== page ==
- The Washington Times - Thursday, March 4, 2004

The new centerpiece of the Washington Redskins’ revamped offense stands less than 6 feet tall. He weighs a shade more than 200 pounds, is seven months shy of his 23rd birthday and freely admits to being a mama’s boy.

At first glance, Clinton Portis might not look like the kind of player an NFL franchise builds its team around. But as the Redskins’ new feature running back has proved every stop along the way to Washington, he is more than capable of handling the responsibility.

“I know a lot is going to be expected of me, and a lot is going to be placed on these shoulders,” Portis said yesterday while being introduced at Redskin Park. “The thing is, these shoulders are not that big, so I can’t carry everything. But I will try to carry my share of the load.”

If he comes anywhere close to the 1,550 yards and 15 touchdowns he averaged the last two seasons in Denver, Portis will have done his part and justified his hefty price tag: $50.5million over eight years, plus the trade of Pro Bowl cornerback Champ Bailey and a second-round draft pick to the Broncos.

The Redskins, who had no running back with more than 600 yards last season, certainly felt Portis was worth it.

“I think we’re all a big fan of production, somebody that actually gets it done,” coach Joe Gibbs said. “You can see the stats kind of speak for themselves.”

Do they ever. In two NFL seasons, Portis has emerged as one of the league’s most explosive rushers. In addition to the impressive yardage and touchdown totals he piled up in Denver, he also averaged an astounding 5.5 yards a carry, ran a 4.29-second 40-yard dash before entering the draft and brings a streak of six straight 100-yard games to town.

Fancy stats aside, Portis’ true value runs much deeper, say those who know him best.

“First of all, he’s very smart and very tough for his size,” said University of Miami running backs coach Don Soldinger, who recruited Portis out of high school. “You’ll find out that anything he doesn’t do well, that’s what he works on until he gets it up to the level of his running. He’s really special in that way.”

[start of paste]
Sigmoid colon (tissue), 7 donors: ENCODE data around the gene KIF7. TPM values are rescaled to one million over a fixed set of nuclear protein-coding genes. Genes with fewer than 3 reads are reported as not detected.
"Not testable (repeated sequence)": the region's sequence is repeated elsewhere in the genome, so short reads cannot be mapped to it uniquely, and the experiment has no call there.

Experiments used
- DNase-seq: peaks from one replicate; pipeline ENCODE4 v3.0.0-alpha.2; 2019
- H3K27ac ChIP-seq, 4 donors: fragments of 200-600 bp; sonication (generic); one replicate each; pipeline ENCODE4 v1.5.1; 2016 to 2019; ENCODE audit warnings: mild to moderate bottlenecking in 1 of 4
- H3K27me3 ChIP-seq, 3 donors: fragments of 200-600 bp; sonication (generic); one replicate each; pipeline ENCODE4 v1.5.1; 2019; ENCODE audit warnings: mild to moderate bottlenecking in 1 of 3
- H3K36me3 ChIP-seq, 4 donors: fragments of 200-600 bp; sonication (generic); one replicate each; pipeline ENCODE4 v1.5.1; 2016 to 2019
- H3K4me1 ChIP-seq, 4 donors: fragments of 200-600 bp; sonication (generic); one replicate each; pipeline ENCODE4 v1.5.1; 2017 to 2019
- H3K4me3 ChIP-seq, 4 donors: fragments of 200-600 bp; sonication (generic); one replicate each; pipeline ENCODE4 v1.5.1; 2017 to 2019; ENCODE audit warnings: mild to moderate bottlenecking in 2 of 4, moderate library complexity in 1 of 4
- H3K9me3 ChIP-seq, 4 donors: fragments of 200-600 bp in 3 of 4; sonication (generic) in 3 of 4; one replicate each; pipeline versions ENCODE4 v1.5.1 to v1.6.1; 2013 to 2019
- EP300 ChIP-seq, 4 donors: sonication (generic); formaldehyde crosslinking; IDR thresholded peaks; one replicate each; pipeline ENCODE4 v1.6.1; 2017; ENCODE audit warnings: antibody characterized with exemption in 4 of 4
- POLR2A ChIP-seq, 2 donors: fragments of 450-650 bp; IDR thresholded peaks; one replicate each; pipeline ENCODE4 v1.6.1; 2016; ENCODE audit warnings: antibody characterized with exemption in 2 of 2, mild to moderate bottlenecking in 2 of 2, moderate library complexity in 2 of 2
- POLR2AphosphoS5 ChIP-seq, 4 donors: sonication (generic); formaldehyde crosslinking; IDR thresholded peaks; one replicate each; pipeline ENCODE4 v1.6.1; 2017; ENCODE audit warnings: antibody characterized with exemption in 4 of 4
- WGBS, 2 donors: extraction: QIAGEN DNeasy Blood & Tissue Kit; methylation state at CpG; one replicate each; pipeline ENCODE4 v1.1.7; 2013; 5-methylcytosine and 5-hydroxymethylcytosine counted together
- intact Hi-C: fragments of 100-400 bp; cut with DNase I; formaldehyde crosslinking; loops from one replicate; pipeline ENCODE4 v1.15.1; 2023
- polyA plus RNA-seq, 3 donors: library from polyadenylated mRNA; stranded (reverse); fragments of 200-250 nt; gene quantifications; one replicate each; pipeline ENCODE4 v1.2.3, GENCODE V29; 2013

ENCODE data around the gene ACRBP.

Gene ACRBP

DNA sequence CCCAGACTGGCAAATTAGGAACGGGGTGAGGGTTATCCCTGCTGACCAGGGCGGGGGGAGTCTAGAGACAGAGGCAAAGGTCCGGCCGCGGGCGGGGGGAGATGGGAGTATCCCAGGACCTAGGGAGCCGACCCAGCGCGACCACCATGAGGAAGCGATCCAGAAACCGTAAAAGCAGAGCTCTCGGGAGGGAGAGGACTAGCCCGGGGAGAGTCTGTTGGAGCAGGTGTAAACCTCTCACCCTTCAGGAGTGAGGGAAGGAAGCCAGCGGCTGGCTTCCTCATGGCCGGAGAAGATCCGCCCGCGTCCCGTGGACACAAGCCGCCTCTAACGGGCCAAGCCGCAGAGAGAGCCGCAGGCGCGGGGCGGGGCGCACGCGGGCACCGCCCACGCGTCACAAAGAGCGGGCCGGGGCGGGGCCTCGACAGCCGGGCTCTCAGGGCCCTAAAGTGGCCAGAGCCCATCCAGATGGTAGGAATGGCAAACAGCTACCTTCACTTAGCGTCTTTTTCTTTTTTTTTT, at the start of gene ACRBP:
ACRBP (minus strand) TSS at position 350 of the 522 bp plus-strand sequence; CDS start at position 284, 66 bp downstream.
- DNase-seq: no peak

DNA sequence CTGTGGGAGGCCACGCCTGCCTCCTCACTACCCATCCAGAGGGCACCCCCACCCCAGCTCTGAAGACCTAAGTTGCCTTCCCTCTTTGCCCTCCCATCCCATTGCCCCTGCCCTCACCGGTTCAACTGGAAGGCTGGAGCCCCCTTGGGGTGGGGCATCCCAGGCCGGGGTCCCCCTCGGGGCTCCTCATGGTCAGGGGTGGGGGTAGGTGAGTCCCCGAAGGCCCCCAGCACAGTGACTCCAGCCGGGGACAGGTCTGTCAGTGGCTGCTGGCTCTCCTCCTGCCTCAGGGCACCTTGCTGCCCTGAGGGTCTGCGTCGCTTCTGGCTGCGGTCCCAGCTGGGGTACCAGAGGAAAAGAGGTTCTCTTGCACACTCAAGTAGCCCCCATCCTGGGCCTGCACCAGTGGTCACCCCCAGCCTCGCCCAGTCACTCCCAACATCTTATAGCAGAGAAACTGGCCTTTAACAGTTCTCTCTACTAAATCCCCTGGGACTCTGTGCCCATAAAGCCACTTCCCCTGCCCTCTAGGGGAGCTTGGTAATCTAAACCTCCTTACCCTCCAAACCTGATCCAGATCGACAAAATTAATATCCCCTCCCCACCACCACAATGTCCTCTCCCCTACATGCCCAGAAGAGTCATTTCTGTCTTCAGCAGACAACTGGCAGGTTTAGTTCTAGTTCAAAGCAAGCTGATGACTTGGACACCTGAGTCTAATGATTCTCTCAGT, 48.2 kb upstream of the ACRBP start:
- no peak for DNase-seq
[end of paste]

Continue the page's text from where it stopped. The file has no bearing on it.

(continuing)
Asked what stood out about Portis to him, Gibbs replied, “His body language. To me, that’s super important. This guy plays aggressive and tough. He’s trying to put it right in the middle of someone.”

To his credit, Portis yesterday said his best skill as a football player is “my heart.” Others might say it’s his swagger. Over the years, Portis has developed a reputation as one of the most confident — perhaps even cockiest — players in football.

Upon arriving at Miami as a 180-pound freshman, Portis found himself fourth on the depth chart at running back, behind upperclassmen James Jackson, Najeh Davenport and fellow freshman Jarret Payton. He immediately told Soldinger he thought the coaching staff was holding him back.

Upon arriving at his first Broncos training camp in 2002, Portis heard coach Mike Shanahan call for his first-teamers. The fearless rookie stepped forward, only to be promptly yanked back by running backs coach Bobby Turner.

Simply put, Portis is good, and he knows it. He walks around in garish, colorful suits. He drives around in vintage automobiles. He was spotted on the sideline late during a game last season wearing a jewel-encrusted, professional wrestling championship belt and proclaiming, “I’m the heavyweight champion of the world!”